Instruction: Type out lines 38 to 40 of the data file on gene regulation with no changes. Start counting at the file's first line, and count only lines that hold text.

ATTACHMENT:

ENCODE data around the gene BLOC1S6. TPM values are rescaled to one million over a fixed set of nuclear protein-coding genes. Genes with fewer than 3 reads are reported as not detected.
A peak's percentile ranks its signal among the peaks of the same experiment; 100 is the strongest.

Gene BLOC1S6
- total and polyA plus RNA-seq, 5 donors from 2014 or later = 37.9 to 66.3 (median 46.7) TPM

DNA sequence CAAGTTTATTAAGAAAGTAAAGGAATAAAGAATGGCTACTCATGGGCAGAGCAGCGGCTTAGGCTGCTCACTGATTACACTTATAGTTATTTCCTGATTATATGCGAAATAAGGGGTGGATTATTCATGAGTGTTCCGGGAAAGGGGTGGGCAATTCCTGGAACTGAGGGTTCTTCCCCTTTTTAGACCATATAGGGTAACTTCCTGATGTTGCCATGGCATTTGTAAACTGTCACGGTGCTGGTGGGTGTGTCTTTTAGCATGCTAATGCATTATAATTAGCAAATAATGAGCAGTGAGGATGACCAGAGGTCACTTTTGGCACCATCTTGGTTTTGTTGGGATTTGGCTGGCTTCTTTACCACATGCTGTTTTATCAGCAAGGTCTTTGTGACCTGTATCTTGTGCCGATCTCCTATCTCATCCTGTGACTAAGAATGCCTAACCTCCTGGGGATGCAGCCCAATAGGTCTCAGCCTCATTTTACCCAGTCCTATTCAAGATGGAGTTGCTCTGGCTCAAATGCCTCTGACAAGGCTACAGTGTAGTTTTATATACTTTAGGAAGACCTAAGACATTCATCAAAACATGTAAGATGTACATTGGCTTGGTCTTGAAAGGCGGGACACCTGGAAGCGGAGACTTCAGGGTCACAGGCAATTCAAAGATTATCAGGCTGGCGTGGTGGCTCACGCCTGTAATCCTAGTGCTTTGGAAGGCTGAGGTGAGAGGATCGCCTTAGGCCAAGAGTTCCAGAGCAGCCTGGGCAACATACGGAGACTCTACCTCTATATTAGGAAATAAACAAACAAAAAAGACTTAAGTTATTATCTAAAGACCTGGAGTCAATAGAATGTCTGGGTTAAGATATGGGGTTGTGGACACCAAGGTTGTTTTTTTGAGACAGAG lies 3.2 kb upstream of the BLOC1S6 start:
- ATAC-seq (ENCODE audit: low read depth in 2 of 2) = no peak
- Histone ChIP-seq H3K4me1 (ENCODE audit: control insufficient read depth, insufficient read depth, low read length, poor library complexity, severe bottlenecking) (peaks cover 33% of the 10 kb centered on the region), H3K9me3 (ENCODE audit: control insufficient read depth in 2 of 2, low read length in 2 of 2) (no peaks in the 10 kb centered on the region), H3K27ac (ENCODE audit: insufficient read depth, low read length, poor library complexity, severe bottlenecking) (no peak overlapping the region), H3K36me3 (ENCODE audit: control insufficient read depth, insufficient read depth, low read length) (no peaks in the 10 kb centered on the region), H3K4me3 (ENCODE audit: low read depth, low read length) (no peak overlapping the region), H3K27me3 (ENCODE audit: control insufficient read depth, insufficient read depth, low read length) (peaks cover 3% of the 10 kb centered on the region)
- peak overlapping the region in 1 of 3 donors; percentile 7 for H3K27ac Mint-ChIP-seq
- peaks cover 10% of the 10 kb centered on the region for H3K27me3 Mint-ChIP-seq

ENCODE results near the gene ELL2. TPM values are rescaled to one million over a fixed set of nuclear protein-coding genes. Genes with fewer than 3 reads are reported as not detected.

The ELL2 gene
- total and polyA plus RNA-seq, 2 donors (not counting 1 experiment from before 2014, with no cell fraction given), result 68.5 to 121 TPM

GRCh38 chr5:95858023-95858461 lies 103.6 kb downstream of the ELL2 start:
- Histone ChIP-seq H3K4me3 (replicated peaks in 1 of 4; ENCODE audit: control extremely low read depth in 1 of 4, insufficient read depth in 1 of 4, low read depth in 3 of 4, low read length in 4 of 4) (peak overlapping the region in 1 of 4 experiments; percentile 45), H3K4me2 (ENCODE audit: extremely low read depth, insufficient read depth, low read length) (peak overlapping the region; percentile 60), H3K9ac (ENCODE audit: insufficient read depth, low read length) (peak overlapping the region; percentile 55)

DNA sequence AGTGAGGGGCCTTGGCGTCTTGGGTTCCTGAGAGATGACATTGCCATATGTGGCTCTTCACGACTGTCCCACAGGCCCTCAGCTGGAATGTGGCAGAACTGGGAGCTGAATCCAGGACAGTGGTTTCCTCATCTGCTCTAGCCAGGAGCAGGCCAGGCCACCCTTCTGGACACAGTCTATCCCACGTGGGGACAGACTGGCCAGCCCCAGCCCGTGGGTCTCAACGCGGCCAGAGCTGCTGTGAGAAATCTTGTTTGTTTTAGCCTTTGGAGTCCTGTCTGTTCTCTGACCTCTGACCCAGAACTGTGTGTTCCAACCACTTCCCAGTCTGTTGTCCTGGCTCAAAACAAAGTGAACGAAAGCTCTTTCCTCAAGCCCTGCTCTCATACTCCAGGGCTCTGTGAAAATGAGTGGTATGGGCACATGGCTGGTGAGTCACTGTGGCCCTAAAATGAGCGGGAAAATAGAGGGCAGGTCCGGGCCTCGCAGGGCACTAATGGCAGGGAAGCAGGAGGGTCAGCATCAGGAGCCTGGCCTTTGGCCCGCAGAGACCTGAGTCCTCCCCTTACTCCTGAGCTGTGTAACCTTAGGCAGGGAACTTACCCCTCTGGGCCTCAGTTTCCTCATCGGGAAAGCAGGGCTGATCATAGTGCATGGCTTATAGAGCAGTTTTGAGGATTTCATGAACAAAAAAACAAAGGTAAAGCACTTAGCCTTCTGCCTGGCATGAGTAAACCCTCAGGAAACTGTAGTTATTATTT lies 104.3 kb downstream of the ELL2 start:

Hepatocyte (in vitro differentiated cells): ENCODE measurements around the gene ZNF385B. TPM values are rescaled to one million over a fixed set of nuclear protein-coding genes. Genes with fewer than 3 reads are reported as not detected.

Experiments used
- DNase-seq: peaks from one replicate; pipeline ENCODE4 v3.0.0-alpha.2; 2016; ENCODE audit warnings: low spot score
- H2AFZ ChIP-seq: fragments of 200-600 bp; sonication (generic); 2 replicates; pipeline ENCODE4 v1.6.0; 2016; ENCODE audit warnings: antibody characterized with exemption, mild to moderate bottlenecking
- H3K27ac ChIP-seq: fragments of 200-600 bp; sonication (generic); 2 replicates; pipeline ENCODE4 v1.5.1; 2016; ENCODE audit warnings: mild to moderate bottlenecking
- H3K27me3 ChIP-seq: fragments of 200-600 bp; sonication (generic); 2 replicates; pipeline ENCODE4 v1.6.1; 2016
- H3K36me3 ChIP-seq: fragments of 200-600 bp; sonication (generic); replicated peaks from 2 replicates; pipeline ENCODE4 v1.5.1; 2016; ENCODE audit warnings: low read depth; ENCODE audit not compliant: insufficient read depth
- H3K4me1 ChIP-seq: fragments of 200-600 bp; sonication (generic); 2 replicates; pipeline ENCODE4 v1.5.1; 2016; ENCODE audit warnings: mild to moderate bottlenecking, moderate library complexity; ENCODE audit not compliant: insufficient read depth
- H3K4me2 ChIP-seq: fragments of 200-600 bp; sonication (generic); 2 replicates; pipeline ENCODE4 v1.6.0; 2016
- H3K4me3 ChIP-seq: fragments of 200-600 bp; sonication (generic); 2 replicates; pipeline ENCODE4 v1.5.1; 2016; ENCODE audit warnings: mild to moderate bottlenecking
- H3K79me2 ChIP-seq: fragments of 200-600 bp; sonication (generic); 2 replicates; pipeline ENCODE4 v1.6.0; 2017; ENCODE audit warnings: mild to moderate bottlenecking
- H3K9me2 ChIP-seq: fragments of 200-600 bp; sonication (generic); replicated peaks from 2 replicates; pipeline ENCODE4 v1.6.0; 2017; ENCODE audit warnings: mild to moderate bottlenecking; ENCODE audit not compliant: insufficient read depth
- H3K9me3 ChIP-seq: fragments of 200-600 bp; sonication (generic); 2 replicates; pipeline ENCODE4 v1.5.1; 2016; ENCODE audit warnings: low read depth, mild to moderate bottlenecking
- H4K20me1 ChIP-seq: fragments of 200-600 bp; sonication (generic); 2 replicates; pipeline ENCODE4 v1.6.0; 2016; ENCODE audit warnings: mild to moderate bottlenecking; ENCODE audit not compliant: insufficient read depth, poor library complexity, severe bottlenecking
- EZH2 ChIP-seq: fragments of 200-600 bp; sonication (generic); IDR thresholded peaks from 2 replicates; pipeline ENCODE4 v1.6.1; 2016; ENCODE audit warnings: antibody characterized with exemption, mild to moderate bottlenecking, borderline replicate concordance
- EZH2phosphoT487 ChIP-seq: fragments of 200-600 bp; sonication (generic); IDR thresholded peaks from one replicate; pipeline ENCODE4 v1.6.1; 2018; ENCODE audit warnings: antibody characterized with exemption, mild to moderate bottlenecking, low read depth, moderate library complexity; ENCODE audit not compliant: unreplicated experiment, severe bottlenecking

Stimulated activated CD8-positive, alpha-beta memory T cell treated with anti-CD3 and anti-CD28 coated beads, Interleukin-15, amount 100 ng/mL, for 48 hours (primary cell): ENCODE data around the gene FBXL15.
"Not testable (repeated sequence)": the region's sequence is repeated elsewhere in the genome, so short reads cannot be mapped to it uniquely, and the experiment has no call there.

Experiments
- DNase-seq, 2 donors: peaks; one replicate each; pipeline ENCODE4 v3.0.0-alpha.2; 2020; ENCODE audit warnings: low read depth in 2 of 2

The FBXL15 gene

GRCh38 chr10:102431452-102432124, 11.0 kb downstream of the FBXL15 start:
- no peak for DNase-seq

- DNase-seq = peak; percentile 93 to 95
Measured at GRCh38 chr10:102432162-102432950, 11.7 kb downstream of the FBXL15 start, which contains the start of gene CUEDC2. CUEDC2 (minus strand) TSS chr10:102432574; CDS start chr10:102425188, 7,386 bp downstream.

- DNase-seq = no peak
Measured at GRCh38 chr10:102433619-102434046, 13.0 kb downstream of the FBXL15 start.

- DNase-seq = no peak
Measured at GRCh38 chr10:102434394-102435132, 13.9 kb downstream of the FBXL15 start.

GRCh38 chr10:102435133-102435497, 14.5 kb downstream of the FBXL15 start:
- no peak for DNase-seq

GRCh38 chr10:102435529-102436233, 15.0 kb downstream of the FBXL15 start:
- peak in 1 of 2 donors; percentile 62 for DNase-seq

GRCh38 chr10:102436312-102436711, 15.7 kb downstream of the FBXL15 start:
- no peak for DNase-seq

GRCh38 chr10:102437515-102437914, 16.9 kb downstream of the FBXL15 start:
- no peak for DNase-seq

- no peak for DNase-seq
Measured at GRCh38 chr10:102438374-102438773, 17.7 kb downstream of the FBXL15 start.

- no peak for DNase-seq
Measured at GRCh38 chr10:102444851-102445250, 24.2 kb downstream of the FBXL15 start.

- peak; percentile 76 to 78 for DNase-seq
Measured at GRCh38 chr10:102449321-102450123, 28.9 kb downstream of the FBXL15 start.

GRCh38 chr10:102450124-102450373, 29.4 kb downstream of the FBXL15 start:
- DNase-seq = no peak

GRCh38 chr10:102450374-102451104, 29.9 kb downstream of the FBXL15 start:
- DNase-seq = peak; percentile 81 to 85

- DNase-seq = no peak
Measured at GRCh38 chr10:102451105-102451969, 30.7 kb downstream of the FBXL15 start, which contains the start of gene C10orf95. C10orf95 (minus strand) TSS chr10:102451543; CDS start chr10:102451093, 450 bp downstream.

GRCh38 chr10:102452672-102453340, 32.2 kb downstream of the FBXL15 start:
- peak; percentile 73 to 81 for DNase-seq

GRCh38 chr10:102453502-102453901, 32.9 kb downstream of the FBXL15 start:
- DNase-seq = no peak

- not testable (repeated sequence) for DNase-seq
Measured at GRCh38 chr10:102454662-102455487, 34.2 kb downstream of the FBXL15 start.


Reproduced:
- no peak for DNase-seq

- DNase-seq = peak; percentile 93 to 95
Measured at GRCh38 chr10:102432162-102432950, 11.7 kb downstream of the FBXL15 start, which contains the start of gene CUEDC2. CUEDC2 (minus strand) TSS chr10:102432574; CDS start chr10:102425188, 7,386 bp downstream.